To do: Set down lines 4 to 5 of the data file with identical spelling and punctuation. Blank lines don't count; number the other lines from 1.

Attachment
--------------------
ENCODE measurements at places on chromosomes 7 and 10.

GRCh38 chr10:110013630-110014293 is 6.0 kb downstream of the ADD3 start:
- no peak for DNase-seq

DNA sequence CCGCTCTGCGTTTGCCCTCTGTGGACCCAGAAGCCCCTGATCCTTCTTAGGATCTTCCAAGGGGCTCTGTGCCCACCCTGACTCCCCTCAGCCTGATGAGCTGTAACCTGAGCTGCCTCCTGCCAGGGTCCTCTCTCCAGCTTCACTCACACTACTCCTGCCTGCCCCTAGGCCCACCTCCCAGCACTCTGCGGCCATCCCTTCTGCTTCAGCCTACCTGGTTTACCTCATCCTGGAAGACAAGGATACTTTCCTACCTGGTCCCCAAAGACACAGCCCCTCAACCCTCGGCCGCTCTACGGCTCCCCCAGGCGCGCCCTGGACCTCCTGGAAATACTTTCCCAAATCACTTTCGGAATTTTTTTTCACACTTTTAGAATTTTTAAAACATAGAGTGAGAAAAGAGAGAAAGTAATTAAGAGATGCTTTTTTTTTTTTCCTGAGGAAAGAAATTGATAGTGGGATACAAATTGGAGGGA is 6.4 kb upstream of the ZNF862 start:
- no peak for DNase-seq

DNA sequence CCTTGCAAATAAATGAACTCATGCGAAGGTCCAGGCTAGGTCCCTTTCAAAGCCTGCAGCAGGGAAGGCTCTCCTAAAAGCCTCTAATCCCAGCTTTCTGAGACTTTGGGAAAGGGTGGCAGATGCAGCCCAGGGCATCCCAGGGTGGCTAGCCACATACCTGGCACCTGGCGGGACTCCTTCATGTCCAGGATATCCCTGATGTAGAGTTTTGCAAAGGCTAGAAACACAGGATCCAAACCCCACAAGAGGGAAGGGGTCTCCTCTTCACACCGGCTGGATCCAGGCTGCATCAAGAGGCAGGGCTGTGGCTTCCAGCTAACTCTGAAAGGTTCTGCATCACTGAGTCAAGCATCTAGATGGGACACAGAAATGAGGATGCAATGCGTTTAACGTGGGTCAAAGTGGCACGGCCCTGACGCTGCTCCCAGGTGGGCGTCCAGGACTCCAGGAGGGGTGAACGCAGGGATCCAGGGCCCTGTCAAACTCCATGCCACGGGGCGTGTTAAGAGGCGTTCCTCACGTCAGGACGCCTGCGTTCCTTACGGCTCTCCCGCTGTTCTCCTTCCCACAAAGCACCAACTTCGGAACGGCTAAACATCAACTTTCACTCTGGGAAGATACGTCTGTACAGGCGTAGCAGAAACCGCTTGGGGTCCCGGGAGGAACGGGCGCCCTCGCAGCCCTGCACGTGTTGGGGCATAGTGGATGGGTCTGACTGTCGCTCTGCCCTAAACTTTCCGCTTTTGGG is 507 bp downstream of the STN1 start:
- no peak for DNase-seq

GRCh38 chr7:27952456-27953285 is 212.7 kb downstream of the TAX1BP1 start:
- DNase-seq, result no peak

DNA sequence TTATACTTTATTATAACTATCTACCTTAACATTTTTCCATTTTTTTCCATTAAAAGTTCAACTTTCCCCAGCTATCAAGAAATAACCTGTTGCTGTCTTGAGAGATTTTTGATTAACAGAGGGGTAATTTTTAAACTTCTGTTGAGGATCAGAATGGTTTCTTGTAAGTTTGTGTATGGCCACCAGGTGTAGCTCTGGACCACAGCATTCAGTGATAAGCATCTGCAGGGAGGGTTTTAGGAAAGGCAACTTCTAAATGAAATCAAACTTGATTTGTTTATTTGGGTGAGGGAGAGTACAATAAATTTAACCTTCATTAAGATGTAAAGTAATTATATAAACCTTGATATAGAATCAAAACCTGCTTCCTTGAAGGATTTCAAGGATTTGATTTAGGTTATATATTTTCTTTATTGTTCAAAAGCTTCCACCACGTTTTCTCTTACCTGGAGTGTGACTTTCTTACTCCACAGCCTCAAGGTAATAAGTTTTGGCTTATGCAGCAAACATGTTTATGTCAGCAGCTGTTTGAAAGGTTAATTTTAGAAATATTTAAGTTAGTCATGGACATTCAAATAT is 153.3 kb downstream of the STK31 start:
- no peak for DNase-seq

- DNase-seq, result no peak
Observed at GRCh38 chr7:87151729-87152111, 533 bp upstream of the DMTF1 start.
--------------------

DNA sequence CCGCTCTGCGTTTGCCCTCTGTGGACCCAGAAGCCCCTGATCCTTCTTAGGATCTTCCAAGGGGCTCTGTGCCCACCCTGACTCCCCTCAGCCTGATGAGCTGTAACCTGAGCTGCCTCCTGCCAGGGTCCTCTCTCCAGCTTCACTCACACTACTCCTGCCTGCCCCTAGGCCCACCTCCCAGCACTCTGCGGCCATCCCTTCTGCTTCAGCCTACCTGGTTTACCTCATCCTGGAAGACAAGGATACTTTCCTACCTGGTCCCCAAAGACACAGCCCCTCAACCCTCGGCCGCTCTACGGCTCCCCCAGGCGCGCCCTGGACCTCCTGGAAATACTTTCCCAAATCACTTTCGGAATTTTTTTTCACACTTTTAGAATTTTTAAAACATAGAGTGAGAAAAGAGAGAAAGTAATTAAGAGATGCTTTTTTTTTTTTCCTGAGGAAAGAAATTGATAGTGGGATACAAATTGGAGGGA is 6.4 kb upstream of the ZNF862 start:
- no peak for DNase-seq